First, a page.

Lisa Gervais: It’s a no-brainer
|By Lisa Gervais - Editor | March 9, 2017|
We ask readers to have a look at Jeannine Espie’s letter in today’s Highlander. Espie is an Eagle Lake-area homeowner who works for Vasey Insurance Brokers Ltd.
Her letter addresses local OPP concerns over motor vehicle-animal collisions. There were 162 in 2016, the majority deer. The detachment has identified this as a real issue. OPP head Richard Riopelle told a chamber breakfast meeting earlier this year that police are working with stakeholders and one solution is more deer warning signs along roads.
Espie disagrees. She says the problem is deer are crossing roads because locals are feeding them. It’s happening where she lives. Being in insurance, she sees the financial repercussions of these crashes, with people having to pay deductibles and insurance companies the balance. Small wonder deductibles climbed last year, she points out.
She also talks about how you would feel if you were feeding deer and responsible for someone hitting one.
There are kind-hearted folks in the county. With the amount of snow this winter, they’ve been worried about the deer finding enough food. Others feed deer because they like to watch them on their property. While their intentions may be good, the fact is feeding deer is not a good idea. Ever.
The Ministry of Natural Resources and Forestry (MNRF) is pretty clear about this.
In a chat with The Highlander around this time last year, they answered some key questions for us.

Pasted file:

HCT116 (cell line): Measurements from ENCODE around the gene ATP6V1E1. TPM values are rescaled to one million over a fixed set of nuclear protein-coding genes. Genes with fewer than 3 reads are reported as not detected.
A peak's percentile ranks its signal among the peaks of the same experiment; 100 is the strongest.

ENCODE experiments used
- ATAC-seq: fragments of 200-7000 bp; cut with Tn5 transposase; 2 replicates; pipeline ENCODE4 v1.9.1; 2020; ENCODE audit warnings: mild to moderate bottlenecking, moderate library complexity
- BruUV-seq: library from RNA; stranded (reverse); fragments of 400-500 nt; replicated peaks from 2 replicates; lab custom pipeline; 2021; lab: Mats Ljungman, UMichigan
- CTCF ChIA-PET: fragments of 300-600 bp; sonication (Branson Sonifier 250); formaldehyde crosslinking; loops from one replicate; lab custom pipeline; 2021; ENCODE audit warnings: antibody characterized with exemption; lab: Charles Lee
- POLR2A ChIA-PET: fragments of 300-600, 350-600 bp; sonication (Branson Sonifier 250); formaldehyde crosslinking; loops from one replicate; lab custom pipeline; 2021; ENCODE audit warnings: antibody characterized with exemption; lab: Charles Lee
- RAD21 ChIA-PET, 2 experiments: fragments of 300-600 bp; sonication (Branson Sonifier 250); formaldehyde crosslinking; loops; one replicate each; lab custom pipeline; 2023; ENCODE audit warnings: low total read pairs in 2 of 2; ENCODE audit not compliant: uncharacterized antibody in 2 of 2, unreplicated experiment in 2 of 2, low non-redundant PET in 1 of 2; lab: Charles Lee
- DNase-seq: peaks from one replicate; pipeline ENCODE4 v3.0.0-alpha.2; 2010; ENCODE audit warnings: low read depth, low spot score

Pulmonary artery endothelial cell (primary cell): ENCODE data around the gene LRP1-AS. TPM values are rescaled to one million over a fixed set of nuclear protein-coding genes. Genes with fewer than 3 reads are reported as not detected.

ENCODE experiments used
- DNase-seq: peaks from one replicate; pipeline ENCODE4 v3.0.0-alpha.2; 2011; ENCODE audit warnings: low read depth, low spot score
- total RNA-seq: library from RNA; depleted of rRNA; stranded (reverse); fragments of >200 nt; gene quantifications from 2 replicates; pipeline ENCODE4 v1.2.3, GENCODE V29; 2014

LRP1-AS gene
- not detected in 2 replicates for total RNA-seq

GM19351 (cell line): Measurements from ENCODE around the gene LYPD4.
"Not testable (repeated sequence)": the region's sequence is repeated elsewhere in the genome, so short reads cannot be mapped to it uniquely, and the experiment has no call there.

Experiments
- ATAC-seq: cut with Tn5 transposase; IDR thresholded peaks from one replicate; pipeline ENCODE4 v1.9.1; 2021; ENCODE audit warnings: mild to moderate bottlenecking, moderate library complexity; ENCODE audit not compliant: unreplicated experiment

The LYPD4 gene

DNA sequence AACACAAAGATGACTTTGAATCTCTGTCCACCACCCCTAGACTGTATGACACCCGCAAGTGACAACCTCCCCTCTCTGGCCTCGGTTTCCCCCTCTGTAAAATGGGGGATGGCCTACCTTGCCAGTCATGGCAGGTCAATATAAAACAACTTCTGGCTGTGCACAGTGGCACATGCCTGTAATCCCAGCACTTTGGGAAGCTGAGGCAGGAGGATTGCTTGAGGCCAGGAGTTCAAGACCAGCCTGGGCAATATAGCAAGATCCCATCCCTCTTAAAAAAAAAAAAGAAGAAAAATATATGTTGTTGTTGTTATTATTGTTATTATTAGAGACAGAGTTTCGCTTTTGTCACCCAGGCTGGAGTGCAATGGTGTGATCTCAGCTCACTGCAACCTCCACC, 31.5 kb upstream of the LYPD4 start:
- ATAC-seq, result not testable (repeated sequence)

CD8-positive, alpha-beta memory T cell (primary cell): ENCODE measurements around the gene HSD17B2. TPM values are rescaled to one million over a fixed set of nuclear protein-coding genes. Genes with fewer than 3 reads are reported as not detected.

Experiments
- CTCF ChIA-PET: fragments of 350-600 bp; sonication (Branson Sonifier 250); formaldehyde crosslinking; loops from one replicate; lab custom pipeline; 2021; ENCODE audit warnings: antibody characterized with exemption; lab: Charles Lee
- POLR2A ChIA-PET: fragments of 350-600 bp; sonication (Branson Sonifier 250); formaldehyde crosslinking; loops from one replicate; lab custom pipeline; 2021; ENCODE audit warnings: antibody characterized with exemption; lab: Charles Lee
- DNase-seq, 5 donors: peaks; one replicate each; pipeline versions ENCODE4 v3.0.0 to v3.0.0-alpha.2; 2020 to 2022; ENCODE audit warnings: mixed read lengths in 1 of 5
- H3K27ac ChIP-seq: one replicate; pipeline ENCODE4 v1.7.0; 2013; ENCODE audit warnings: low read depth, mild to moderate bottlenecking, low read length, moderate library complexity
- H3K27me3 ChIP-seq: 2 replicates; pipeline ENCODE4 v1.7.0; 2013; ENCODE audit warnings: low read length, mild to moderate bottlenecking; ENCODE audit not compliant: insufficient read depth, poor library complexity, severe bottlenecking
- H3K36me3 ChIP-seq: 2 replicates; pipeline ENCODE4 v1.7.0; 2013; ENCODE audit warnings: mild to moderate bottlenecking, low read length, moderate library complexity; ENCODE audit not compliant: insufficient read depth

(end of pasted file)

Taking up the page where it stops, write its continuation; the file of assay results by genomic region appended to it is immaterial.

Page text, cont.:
They told us feeding deer isn’t illegal but they frown upon it. And, it’s only municipalities that have the ability to implement bylaws prohibiting feeding.
The MNRF told us that feeding can affect the normal behavior and pattern of deer movement. It can cause them to concentrate in areas around feeding stations, instead of migrating to natural deer yarding areas. There are a number of concerns with this change in behavior, including the potential for disease transmission, attracting predators, digestive issues and increased vehicle collisions when feeding occurs close to roads.
If you have been feeding deer up to now, you shouldn’t just stop. You’ve artificially increased the animals’ metabolic rate. Plus their digestive systems have adjusted to the artificial feed.
But, starting next winter, don’t do it.
If you really want to help the deer, then tramp down heavy snow so they can get to their natural yarding areas. Another thing you can do is keep your dog from running at large and harassing the deer.
As for the OPP, they should note Espie’s concerns about the need to stop feeding. Perhaps it means lobbying municipalities to implement and enforce bylaws. The OPP would also do well to ensure a representative from the insurance industry is one of the stakeholders at the table as it tackles the issue.
To us, it’s a no-brainer. Don’t feed deer and there will be fewer collisions in our area.
Lisa Gervais is the editor for The Highlander.